Flavour bans represent another oppression on consumers’ right to choose. Proponents of restricting flavours usually justify this prohibitionist approach by citing the risk of youth initiation of vaping. However, there are many flaws to this argument. Firstly, it does not work in practice; when a flavour ban was implemented in San Francisco in 2018, data showed that the odds of underage smoking more than doubled after the ban. Secondly, the vast majority of young people experimenting with vaping are already smokers – in the UK, only 1% of young people who had never smoked were current vapers. Therefore, restricting choice will not only divert more young people back towards cigarettes, but it will also deprive adult consumers (who greatly outnumber underage users) of their right to choose flavoured products in their quest to quit smoking.

This is significant because there is extensive quantitative and qualitative evidence indicating that adults who use flavoured vaping products are more likely to quit cigarettes. In 2020, Friedman and Xu published results from a longitudinal study of over 17,000 participants, over a five-year period, showing that vapers who used flavours were 2.3 times more likely to quit smoking than those who used tobacco-only flavours. As Dr Delon Human remarked in a webinar ‘In Favour of Flavour’: “Flavours used in ENDS are inextricably linked to smoking cessation.”

For consumers to be able to safely exercise their right to choose, a regulatory sweet spot needs to be found in which innovation and variety of products is not obstructed, whilst also protecting consumers with evidence-based product safety standards. Dr Delon Human suggested the following pragmatic solution at ATHRF: “We would like [THR products] to be available everywhere where smokers can buy cigarettes. Doesn’t that make sense to you? Then there’s an option for consumers – that instead of the most dangerous product, that they have the option, the information and the risk communication, of how that THR product differs from the cigarette.”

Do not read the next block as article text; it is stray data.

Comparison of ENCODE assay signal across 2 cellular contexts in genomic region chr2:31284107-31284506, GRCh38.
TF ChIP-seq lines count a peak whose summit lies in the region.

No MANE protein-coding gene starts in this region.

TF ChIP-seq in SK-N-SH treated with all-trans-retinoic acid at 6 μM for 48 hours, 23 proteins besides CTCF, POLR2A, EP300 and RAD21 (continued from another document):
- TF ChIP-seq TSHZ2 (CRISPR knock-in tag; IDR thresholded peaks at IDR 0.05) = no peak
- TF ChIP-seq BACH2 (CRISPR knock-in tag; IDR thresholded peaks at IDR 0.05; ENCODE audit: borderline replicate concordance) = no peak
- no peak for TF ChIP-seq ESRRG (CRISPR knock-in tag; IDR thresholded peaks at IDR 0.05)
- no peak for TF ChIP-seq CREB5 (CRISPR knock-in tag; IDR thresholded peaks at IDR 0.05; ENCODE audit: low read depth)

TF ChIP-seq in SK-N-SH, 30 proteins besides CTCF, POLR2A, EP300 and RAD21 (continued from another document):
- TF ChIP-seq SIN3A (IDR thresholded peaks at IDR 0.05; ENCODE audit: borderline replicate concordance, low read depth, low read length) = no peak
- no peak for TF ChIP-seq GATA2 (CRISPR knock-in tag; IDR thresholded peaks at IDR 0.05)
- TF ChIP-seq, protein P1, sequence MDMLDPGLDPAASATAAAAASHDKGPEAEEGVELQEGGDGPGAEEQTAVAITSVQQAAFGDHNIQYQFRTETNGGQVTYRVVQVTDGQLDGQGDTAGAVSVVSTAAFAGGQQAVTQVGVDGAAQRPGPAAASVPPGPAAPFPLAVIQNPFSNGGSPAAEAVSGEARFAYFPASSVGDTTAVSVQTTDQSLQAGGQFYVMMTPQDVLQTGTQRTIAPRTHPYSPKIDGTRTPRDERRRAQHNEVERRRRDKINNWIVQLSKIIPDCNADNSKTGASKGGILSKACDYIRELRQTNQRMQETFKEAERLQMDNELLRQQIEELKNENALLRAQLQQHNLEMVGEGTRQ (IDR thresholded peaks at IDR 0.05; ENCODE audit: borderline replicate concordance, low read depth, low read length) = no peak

1. The right to be heard

Revisit Consumers International’s definition for this right: to have consumer interests represented in the making and execution of government policy. Now compare that with how the WHO and related institutions have cultivated a group-think bubble. By excluding any pro-harm reduction perspectives from the COP meetings, the FCTC has cherry-picked who can, and cannot, participate in the conversations of regulations on THR products. The isolationist nature of this practice has been on flagrant display when the International Network of Nicotine Consumer Organisations (INNCO) – an independent, non-profit NGO – has been denied observer status at COP7, COP8, and COP9. Charles A. Gardner, INNCO’s Executive Director, remarked on the secretive, opaque, and exclusionary nature of the anti-THR COP9 meeting, in contrast to a more open and transparent COP26: “More than 400 NGOs are represented at COP26. Almost all NGOs represented at COP9 are Bloomberg-funded NGOs. Denying a voice to the very people affected by COP9 decisions is not a good look. It’s a violation of human rights.”

Denying consumers the right to be heard is a preventable cause of human suffering. As two of WHO’s Former Directors, Prof Robert Beaglehole and Prof Ruth Bonita, have said: “WHO’s continuing disregard of the wealth of evidence on the value of these [THR] products is condemning millions of smokers to preventable disease and premature death.”